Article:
In one fortunate coincidence, a semi-truck loaded with 2,200 new backpacks and school supplies from “Feed the Children” happened to be heading to Colorado during the driving rains the precipitated the flood. Although the backpacks were not specifically intended for flood victims, once the magnitude of the disaster became clear, the distribution plan changed.

“We reworked some of the numbers so we had more backpacks go up north,” said Scott.

While many district officials are quick to praise staff and community helpers for generous donations and tireless efforts since the floods, it may be a long haul for some families. In Weld 6, the district is gearing up for the next big need among homeless students: warm clothing.

In St. Vrain Valley, many families remain worried about the safety of their water-logged homes.

“One of the biggest problems they’re dealing with right now is the debris and the mold…It’s a time bomb,” said Chavez. “They feel like they’re going to start getting ill.”

task force

Jeffco takes collaborative approach as it considers later school start times

File photo of Wheat Ridge High School students. (Photo by Nic Garcia/Chalkbeat)

The Jeffco school district is weighing pushing back start times at its middle and high schools, and the community task force set up to offer recommendations is asking for public input.

Nearby school districts, such as those in Cherry Creek and Greeley, have rolled out later start times, and Jeffco — the second largest school district in Colorado — in December announced its decision to study the issue.

Thompson and Brighton’s 27J school districts are pushing back start times at their secondary schools this fall.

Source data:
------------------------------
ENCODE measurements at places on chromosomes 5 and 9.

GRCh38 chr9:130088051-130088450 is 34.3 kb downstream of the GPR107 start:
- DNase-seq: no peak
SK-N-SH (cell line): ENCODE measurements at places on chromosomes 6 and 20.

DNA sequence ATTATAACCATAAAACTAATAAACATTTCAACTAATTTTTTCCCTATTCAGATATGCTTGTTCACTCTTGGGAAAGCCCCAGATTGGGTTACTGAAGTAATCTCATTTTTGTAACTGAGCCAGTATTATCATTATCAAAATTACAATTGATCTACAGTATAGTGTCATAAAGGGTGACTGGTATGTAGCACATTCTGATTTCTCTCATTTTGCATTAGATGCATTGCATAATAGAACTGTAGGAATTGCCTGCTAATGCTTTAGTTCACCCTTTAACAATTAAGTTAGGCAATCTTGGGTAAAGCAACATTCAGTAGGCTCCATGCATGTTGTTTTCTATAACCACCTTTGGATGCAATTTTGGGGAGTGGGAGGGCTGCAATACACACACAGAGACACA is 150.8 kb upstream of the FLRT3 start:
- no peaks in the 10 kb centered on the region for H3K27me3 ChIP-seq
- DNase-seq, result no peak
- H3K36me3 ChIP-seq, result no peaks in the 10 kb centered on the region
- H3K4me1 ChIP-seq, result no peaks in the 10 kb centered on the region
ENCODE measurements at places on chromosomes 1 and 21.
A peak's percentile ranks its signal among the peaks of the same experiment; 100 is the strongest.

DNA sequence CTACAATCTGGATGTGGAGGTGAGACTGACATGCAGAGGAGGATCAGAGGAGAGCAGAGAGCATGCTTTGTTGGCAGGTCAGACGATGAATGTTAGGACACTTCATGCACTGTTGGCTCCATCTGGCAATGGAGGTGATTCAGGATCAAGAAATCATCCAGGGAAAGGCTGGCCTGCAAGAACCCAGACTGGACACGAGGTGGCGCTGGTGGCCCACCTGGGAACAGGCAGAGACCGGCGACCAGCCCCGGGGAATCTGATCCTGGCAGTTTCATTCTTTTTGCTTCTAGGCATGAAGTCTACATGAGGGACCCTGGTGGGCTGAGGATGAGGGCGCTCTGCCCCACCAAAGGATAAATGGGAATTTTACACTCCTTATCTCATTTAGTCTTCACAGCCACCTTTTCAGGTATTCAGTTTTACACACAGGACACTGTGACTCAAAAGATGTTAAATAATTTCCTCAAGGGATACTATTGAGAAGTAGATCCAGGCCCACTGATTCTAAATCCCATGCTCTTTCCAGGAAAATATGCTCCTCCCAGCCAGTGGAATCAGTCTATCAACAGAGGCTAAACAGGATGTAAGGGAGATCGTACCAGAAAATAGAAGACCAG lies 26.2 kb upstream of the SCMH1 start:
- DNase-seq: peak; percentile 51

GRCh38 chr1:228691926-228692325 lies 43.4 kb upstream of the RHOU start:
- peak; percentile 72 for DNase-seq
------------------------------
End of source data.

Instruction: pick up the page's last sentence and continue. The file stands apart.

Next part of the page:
The 50-person Jeffco task force has until January to present their recommendations to the district.

Supporters of the idea to start the school day later cite research showing that teenagers benefit from sleeping in and often do better in school as a result.

Jeffco is considering changing start times after parents and community members began pressing superintendent Jason Glass to look at the issue. Middle and high schools in the Jeffco district currently start at around 7:30 a.m.

The task force is inviting community members to offer their feedback this summer on the group’s website, its Facebook page, or the district’s form, and to come to its meetings in the fall.

Katie Winner, a Jeffco parent of two and one of three chairs of the start times task force, said she’s excited about how collaborative the work is this year.

“It’s a little shocking,” Winner said. “It’s really hard to convey to people that Jeffco schools wants your feedback. But I can say [definitively], I don’t believe this is a waste of time.”

The task force is currently split into three committees focusing on reviewing research on school start times, considering outcomes in other districts that have changed start times, and gathering community input. The group as a whole will also consider how schedule changes could affect transportation, sports and other after school activities, student employment, and district budgets.

Members of the task force are not appointed by the district, as has been typical in district decision-making in years past. Instead, as a way to try to generate the most community engagement, everyone who expressed interest was accepted into the group. Meetings are open to the public, and people can still join the task force.

“These groups are short-term work groups, not school board advisory committees. They are targeting some current issues that our families are interested in,” said Diana Wilson, the district’s chief communications officer. “Since the topics likely have a broad range of perspectives, gathering people that (hopefully) represent those perspectives to look at options seems like a good way to find some solutions or ideas for positive/constructive changes.”

How such a large group will reach a consensus remains to be seen. Winner knows the prospect could appear daunting, but “it’s actually a challenge to the group to say: be inclusive.”

For now the group is seeking recommendations that won’t require the district to spend more money. But Winner said the group will keep a close eye on potential tax measures that could give the district new funds after November. If some measure were to pass, it could give the group more flexibility in its recommendations.

Battle of the Bands

How one group unites, provides opportunities for Memphis-area musicians

PHOTO: Rebecca Griesbach